The folks are now pushing a new file format called Open Document format. It's supposed to be a sort of universal file format for word processors. It doesn't seem like Microsoft or the WordPerfect people have much incentive to adopt it right now, but it'd sure be nice if it caught on. Then you could use the word processor of your choice to produce a file that any other word processor could open.

Tuesday, January 24, 2006

random thoughts

Here are a couple random thoughts before I head off to bed.

First, have you noticed that books exhibit flocking behavior? Especially reference books. I get one out to look something up, which leads to another, and pretty soon a good sized flock has accumulated on the desk. If one of them moves, like if I relocate to the dinner table, the rest soon follow. Not all of them, of course -- the flock can split -- but a "fair number" depending on the topic.

Second, what do you suppose the market value of canned time would be? We already sell time: Whole Foods makes a tidy profit selling preprepared dinners, for instance. People who buy those meals pay a premium for the ability to transfer time from cooking to doing something else. So we know time has market value, and it's not infinite. But is it consistent from one product to another? Could you look at the price differences in products and calculate a consistent market value for time? Also, the way we sell time today has a limit: you don't get more than 24 hours in a day, you just get the ability to reallocate those hours. Pure time in a can, that could add more hours to your day, might be a lot more valuable.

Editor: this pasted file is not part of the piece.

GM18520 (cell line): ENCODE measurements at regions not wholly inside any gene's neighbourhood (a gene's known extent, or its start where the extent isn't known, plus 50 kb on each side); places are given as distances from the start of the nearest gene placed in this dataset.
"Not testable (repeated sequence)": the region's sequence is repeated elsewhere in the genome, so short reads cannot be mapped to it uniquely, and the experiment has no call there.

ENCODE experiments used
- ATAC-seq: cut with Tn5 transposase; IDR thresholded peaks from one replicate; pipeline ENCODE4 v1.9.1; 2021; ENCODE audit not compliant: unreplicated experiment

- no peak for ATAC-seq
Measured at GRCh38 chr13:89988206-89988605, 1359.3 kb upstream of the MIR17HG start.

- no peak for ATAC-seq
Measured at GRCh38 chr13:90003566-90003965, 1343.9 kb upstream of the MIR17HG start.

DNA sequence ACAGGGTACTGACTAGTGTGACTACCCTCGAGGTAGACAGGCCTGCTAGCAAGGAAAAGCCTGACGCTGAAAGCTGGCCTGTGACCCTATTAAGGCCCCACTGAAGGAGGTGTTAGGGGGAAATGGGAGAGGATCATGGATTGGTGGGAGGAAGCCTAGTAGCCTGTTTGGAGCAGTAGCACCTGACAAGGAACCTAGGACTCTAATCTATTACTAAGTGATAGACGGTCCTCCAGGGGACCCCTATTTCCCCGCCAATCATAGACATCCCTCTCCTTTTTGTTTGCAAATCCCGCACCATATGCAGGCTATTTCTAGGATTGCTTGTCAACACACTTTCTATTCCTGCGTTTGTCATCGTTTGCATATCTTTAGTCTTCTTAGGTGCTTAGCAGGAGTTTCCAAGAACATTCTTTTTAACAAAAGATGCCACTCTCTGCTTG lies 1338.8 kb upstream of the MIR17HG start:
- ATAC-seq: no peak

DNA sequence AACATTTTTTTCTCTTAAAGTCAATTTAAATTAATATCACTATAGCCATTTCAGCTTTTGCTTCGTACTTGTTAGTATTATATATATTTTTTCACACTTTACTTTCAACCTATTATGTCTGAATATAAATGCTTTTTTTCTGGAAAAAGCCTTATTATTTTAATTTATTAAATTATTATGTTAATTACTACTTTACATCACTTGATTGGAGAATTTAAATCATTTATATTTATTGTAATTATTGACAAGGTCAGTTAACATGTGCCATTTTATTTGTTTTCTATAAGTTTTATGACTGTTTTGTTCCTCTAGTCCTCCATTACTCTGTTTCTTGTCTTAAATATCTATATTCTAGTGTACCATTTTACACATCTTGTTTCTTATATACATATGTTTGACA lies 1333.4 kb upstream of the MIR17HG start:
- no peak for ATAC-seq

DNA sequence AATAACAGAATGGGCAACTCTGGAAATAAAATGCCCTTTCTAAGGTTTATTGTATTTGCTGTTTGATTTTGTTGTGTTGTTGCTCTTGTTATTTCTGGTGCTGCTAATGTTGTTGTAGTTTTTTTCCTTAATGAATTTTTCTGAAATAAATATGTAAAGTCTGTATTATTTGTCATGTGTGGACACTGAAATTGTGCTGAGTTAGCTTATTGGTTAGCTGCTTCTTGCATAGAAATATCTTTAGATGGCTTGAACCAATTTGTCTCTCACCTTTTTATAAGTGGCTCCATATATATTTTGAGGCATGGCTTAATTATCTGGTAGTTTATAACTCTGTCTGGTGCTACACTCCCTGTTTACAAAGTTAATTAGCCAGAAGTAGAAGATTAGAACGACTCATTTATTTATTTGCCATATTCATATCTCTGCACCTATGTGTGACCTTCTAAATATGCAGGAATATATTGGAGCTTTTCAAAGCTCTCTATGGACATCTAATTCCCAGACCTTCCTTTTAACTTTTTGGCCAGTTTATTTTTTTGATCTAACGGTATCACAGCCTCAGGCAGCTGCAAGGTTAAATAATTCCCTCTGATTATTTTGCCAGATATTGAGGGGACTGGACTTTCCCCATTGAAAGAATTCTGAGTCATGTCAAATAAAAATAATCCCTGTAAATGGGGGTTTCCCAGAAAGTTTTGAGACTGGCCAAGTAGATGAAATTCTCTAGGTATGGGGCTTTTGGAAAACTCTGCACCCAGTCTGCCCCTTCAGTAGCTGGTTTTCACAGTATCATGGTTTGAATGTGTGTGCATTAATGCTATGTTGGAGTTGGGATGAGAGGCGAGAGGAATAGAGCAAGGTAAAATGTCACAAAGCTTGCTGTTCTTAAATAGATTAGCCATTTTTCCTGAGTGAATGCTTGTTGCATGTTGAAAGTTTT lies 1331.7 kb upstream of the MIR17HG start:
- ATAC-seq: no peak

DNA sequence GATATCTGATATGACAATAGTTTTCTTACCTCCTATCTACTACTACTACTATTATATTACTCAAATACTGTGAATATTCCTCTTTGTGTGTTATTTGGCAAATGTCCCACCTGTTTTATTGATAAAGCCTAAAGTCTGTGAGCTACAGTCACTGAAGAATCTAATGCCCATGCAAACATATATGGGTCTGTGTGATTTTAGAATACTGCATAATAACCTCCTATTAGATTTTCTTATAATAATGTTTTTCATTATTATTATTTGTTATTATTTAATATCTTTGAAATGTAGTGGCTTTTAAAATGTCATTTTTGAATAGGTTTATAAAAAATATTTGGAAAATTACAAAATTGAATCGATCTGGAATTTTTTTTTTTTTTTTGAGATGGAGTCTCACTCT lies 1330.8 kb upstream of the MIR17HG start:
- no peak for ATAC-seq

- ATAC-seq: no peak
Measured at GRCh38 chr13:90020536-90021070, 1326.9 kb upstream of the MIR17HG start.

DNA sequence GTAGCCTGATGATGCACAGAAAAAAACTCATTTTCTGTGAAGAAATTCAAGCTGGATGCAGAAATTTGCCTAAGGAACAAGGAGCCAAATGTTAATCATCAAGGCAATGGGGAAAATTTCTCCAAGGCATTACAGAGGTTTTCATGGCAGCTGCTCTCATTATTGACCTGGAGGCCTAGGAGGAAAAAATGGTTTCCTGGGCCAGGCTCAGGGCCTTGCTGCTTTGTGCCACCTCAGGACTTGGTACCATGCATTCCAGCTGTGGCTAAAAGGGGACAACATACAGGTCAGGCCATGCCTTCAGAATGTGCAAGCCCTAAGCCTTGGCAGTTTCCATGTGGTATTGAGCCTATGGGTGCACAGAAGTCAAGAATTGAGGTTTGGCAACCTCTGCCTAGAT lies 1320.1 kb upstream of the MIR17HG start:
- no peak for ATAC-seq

Sunday, January 22, 2006

Do you want to eat a hamburger?

It’s been a while since I wrote the last blog. I have been preoccupied by other stuff like job search. There is the news catching my eye recently; Japan halted American beef imports again.

Japan resumed importing American beef while ago because the US agreed to prevent spinal column and other bone tissue from being shipped to Japan. Japan considers that these parts are likely to contain the material causing mad cow disease. Recently, Japan found spinal column in a shipment from a US beef supplier and decided to close its market to American beef again.